The High Court has ruled that a claim for a declaration regarding a borrower’s obligations to provide information under a facility agreement was not a claim which itself derived from borrower’s French insolvency proceedings for the purposes of Article 6(1) of the Recast European Insolvency Regulation (EU) 2015/848 (the “Recast Insolvency Regulation”). As a result, the claim could be heard in England pursuant to the exclusive jurisdiction clause contained in the facility agreement: Emerald Pasture Designated Activity Co v Cassini SAS  EWHC 2010 (Ch).
This decision provides useful clarification of the scope of Article 6(1), which will remain relevant (despite Brexit) to cases where insolvency proceedings were commenced in an EU Member State prior to 31 December 2020. In particular, it will provide some comfort to claimants as to the ability to rely on English jurisdiction provisions in agreements, even where the defendant is in insolvency proceedings to which the Recast Insolvency Regulation applies. However, it should be noted that this claim concerned enforcement of the defendant’s contractual obligation to provide information. The position may differ for financial claims.
Further, as a result of the Brexit withdrawal arrangements, insolvency proceedings commenced in an EU member state after 31 December 2020 would not be automatically recognised in the UK (and any recognition would be under the Cross Border Insolvency Regulations 2006 (“CBIR”)). This means a defendant could not rely on Article 6(1) to challenge jurisdiction (albeit the defendant may rely on the automatic stay of English civil proceedings if recognition was obtained under the CBIR).
The claimant, Emerald, was one of the majority lenders under a senior facility agreement (the “SFA”) entered into in 2019 with Cassini, the first defendant, as borrower. The SFA was governed by English law and was subject to the exclusive jurisdiction of the English courts. It contained an obligation for Cassini to provide information about its financial condition, assets or operations to the agent under the SFA upon request. If an Event of Default (as defined in the SFA) was continuing, Cassini was also obliged to provide the agent with free access to its premises, assets, books, accounts, records and management.
French insolvency proceedings
On 22 September 2020, Cassini entered French insolvency proceedings, known as a “Sauvegarde”, which would allow Cassini to propose a restructuring plan to its creditors, and which also gave rise to a moratorium on financial claims against Cassini. The Recast European Insolvency Regulation continued to apply in the UK in respect of the Sauvegarde as it was commenced prior to 31 December 2020, and that regulation classifies a Sauvegarde as “insolvency proceedings” under Article 2(4). The Sauvegarde also constituted an Event of Default under the SFA.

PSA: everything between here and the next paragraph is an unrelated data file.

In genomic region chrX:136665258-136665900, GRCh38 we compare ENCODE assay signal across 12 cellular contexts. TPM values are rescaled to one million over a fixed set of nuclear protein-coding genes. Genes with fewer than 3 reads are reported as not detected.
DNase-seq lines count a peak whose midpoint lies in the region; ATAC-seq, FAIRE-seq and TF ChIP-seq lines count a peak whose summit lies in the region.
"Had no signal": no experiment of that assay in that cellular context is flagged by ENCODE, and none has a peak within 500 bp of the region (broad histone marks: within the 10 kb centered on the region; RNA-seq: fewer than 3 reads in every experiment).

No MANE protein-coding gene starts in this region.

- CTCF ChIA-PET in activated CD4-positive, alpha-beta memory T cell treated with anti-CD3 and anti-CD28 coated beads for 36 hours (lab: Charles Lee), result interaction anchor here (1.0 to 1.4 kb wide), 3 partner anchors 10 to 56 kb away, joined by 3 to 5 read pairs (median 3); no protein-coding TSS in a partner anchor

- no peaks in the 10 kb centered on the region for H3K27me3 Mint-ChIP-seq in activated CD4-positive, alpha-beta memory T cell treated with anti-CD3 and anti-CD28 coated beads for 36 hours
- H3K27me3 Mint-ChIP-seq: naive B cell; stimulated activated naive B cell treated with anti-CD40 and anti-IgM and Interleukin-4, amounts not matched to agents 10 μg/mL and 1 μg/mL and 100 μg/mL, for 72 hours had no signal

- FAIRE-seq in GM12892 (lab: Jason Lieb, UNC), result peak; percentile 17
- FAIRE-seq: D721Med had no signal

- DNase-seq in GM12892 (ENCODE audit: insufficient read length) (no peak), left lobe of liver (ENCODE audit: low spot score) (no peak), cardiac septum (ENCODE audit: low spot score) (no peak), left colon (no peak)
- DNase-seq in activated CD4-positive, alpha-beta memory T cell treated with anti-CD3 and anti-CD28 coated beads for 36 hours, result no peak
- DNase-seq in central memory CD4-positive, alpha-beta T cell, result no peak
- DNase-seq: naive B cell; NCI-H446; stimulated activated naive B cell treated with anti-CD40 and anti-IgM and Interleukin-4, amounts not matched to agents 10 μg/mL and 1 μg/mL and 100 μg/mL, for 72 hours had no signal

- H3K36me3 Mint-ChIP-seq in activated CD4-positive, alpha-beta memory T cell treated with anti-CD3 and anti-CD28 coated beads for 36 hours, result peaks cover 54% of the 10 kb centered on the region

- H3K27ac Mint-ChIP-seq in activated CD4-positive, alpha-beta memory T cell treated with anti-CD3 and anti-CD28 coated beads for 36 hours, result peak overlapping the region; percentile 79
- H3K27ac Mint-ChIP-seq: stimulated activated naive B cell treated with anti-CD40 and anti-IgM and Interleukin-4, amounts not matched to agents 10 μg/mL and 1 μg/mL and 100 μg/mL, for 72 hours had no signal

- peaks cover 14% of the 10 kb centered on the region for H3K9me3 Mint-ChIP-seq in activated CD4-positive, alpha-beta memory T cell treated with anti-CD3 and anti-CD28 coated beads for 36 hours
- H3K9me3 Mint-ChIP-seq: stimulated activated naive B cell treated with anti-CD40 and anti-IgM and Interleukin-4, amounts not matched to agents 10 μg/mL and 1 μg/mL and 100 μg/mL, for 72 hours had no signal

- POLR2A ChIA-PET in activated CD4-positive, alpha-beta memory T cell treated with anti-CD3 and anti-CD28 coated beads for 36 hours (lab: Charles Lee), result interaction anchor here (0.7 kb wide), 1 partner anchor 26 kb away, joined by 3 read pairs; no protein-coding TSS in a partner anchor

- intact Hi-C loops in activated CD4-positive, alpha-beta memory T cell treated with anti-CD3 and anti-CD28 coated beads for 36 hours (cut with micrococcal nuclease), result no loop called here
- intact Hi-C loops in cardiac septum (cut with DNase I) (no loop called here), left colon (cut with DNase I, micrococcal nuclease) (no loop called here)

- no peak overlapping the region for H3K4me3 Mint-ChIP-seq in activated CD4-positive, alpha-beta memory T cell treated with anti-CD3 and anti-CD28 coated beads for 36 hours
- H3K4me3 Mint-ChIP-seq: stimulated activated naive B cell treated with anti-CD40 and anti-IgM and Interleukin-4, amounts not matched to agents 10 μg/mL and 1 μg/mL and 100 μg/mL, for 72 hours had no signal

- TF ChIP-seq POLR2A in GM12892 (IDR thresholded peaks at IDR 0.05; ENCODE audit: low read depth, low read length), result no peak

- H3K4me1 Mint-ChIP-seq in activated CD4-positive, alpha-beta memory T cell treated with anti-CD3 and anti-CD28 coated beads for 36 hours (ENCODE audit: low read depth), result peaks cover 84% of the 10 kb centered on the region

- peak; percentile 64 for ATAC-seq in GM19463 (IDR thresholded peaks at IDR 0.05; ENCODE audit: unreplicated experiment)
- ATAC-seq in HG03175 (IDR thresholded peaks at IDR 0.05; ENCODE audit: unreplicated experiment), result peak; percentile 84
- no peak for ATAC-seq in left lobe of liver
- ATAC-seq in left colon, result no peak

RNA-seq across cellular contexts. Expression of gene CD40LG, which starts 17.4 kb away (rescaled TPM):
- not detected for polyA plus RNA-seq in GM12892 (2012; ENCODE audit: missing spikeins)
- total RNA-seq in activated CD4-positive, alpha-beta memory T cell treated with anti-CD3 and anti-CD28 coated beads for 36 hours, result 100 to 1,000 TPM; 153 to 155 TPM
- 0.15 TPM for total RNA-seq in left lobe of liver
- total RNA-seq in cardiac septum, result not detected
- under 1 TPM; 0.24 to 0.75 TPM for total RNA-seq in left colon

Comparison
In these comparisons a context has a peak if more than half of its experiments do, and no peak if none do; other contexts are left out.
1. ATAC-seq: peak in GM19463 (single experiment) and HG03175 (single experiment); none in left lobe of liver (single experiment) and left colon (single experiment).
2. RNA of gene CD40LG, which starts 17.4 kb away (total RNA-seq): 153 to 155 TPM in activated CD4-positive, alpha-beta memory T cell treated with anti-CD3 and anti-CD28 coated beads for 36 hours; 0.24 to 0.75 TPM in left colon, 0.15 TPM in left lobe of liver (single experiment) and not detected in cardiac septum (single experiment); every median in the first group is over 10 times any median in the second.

The following month, the agent requested information and access to books, accounts, records and management from Cassini pursuant to the SFA, on the instructions of the majority lenders including Emerald.
Cassini refused to comply with the request on the basis that its obligations to provide information under the SFA were unenforceable under French law, due to the alleged effect of the Sauvegarde. Cassini did not suggest that there was any other basis to challenge the request.
English High Court claim
Emerald commenced a Part 8 claim in the English court in March 2021, seeking declarations that the agent’s requests for information under the SFA were valid, that Cassini was bound by its obligations to provide the information under the SFA, and that Cassini was now in breach of those obligations. Emerald contended that the moratorium did not alter or affect the relevant obligations.
In response, Cassini applied for a declaration that the English court had no jurisdiction to hear the claim. Cassini argued that Emerald’s claim derived from and was closely linked to the Sauvegarde, meaning it fell within Article 6(1) of the Recast Insolvency Regulation. This provides that the courts of an EU member state where insolvency proceedings have been opened will have jurisdiction for “any action which derives directly from … the insolvency proceedings and is closely linked with them”.